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WWE Mae Young Classic - Summer 2017

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I remember those old NXT episodes being entertaining due to Regal and Renee's banter that wasn't related to the matches too much, which isn't a good thing for a tournament.

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The women’s tournament was officially announced as a new special WWE network show. The 32-woman tournament will feature women from 17 different countries, so the idea is to give it an international flavor. Most of the best women who do not have an existing contract with WWE or another promotion are expected to be invited, including American and U.K.-based women who tour for Stardom. The tournament was originally scheduled for January, but moved back when WWE prioritized a U.K. territory and proposed television show getting off the ground due to ITV airing a wrestling product. The women’s tournament announcement was made as a business summit with media partners held in Orlando by Paul Levesque, Stephanie McMahon, and the three women’s champions in the company before Mania, Bayley, Bliss and Asuka. Levesque talked about a summer tournament in a Fox Sports interview. The idea was to be similar to the cruiserweight classic, which would mean a ten or 11 or so week television show taped at different intervals at Full Sail University most likely, although that is not official. We are aware that women had been contacted a couple of months ago and told to clear their schedules for late May, although that could change. We do know that Toni Storm, the top foreigner from Stardom, who was wrestling at Axxess (and the general response we got was the U.K. contingent both men and women were much better than the NXT regulars) and Io Shirai have been contacted for the tournament. People like Storm and Tessa Blanchard have been considered a lock all along. I’d expect Jinny from the U.K. based on her doing matches at Axxess and getting good reviews for them. The belief is Shirai has also agreed to go, although nobody in Japan seems to know for sure what her situation is. Nixon Newell, who was to start about that time, would make sense and she and Kairi Hojo, also scheduled to start around that time, makes sense. It’s been noted that while Stardom is no competition for WWE, they do have the highest quality of women’s wrestling in the world and WWE is making the move on their talent hard to deepen the NXT women’s division. It’ll be interesting because last year the real stars of the cruiserweight tournament were Zack Sabre Jr., and Kota Ibushi, neither one of which signed and I doubt WWE wants that repeated in this tournament. A number of women set for the tournament are getting contract offers, so the idea seems to be to sign at least the key people they are looking at pushing as the winners up ahead of time so the cruiserweight situation doesn’t repeat itself. Even though it seems kind of weird because women are a key part of NXT, Raw and Smackdown, but the working idea is to come out of the tournament with a one hour weekly show for the network, like 205 Live. The only way I can see that is to drop Main Event on Monday and tape the women’s show before Raw. It’s a different dynamic because for women, the indies aren’t as lucrative and there aren’t the options like for Ibushi where there’s no need to sign a full-time deal, so the odds of one of the top women they want to push turning down a contract offer are a lot lower. I was told that the field is about 90 percent booked right now.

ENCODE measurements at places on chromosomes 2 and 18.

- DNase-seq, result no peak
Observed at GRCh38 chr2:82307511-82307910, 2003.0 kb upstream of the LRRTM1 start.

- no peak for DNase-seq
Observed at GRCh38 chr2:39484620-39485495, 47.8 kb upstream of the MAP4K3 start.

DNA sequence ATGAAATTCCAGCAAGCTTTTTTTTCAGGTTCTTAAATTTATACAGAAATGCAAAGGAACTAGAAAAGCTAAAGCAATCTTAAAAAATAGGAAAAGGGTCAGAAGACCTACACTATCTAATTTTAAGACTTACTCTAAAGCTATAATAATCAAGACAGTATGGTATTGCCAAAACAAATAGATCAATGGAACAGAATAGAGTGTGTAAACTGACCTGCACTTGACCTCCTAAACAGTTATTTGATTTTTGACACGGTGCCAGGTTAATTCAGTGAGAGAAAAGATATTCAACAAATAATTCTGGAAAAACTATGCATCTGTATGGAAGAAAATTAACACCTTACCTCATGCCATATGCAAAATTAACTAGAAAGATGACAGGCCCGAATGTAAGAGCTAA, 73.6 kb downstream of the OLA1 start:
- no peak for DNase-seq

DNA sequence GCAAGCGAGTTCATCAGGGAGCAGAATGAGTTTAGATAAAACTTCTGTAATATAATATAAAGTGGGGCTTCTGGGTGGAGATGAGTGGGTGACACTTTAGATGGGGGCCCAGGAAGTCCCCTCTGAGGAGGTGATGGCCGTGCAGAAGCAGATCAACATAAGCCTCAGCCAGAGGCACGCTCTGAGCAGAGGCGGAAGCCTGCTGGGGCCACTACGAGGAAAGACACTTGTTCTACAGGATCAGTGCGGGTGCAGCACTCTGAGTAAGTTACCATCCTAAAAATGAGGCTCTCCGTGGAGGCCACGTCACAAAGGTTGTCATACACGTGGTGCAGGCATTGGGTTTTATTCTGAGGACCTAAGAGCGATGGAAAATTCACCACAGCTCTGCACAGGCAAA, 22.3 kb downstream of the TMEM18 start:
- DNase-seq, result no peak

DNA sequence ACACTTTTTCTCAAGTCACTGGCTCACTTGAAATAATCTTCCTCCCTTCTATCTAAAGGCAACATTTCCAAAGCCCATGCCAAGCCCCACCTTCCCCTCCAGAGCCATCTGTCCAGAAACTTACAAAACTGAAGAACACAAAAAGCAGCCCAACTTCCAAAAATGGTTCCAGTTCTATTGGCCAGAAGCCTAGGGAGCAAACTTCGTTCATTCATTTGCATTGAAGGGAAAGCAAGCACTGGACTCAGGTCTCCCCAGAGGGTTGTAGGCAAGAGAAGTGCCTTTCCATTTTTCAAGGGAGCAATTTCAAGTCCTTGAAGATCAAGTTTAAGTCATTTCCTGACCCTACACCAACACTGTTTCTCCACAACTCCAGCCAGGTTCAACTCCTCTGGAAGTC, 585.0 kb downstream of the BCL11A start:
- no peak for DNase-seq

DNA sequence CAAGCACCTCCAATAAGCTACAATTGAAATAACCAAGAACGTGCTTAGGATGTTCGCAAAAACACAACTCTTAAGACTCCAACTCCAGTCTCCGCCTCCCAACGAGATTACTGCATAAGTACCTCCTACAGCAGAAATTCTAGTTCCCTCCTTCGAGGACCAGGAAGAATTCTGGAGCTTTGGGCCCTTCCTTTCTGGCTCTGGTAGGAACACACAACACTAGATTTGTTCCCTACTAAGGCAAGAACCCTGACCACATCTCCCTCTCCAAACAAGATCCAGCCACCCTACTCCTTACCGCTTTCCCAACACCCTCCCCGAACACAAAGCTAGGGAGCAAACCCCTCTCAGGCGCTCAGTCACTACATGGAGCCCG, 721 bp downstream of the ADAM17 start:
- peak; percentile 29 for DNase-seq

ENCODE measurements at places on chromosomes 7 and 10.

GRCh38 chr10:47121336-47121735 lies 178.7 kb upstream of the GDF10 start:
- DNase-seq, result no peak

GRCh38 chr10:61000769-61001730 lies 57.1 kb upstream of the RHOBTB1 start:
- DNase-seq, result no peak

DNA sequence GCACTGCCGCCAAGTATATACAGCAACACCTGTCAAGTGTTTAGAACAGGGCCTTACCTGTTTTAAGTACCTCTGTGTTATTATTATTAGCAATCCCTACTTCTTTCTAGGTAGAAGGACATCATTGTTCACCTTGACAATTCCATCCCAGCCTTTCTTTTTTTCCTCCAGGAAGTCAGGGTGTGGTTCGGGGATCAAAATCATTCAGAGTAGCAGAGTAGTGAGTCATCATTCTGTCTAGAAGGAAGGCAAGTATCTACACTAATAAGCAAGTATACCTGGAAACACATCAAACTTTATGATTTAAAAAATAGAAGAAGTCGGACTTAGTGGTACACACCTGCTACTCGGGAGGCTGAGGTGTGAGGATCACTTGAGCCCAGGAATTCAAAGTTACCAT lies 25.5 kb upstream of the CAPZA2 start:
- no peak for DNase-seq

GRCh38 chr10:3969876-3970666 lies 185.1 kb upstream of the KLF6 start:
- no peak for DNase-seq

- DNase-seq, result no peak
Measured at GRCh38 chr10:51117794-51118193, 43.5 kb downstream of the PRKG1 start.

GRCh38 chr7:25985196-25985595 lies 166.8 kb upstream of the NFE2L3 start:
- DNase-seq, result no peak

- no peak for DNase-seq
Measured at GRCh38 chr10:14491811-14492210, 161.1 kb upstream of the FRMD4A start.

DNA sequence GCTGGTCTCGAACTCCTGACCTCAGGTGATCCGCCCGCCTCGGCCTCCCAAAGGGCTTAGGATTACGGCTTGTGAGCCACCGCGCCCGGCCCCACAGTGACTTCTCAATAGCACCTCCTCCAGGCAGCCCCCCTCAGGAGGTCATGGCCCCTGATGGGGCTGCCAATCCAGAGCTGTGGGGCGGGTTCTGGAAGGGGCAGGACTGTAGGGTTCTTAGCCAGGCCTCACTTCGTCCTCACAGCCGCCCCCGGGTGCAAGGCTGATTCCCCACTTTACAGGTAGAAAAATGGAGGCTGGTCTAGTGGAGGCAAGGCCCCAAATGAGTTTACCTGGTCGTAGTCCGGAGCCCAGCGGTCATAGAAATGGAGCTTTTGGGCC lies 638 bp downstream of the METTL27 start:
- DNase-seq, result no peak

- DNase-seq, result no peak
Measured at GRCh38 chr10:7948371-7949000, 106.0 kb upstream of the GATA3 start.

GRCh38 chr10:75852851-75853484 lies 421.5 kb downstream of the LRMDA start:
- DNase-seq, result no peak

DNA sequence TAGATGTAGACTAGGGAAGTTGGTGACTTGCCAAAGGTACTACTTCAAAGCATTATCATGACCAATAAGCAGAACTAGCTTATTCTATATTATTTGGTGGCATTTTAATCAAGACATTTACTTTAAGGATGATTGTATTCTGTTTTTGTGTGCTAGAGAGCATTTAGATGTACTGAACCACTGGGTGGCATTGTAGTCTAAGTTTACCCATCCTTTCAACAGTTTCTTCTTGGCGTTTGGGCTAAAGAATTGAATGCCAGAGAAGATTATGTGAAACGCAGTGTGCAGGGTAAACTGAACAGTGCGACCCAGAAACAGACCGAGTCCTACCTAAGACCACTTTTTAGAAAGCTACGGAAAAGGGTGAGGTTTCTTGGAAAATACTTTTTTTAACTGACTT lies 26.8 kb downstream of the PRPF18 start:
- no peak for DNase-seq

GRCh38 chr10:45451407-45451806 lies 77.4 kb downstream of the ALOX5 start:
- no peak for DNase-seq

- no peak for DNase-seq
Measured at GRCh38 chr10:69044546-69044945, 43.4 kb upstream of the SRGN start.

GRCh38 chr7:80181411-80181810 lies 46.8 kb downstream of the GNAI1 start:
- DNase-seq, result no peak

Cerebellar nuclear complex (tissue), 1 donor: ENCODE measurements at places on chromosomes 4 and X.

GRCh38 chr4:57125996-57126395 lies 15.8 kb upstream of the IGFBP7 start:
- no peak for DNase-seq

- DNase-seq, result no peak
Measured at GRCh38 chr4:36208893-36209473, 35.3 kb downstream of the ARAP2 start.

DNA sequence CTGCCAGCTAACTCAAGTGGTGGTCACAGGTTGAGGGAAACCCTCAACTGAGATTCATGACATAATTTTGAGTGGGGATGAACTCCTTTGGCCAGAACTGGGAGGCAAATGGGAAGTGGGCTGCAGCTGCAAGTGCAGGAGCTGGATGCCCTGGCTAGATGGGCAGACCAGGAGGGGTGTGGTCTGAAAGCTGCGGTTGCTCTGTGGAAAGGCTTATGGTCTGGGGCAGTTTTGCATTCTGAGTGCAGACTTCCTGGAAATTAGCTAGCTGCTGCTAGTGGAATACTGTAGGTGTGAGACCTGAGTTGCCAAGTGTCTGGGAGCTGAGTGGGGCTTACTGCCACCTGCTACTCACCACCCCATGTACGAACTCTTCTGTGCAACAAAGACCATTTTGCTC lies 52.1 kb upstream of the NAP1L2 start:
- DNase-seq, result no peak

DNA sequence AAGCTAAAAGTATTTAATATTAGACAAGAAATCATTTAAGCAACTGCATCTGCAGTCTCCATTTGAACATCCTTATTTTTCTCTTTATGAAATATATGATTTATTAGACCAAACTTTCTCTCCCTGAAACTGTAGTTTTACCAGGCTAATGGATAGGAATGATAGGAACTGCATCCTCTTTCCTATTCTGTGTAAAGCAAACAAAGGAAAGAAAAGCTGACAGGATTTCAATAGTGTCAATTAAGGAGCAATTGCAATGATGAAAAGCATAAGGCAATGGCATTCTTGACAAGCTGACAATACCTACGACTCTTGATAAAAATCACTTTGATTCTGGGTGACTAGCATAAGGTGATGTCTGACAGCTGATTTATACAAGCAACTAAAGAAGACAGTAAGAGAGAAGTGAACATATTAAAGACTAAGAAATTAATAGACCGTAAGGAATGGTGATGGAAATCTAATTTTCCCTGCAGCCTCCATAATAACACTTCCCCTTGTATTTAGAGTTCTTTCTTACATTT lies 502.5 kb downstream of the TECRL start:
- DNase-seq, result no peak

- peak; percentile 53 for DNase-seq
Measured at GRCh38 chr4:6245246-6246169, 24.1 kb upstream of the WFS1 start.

Per WON

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A one hour TV show every week devoted exclusively to women, with quality matches and workers? Yeah, sign me the fuck up.

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We're a long, long way out, but I wonder if the women's show will be separated from the Raw/Smackdown divisions, and if not, will the women become brand-exclusive? (Presumably, the cruisers would head to Smackdown full-time, to line the tapings up, if that were to occur.)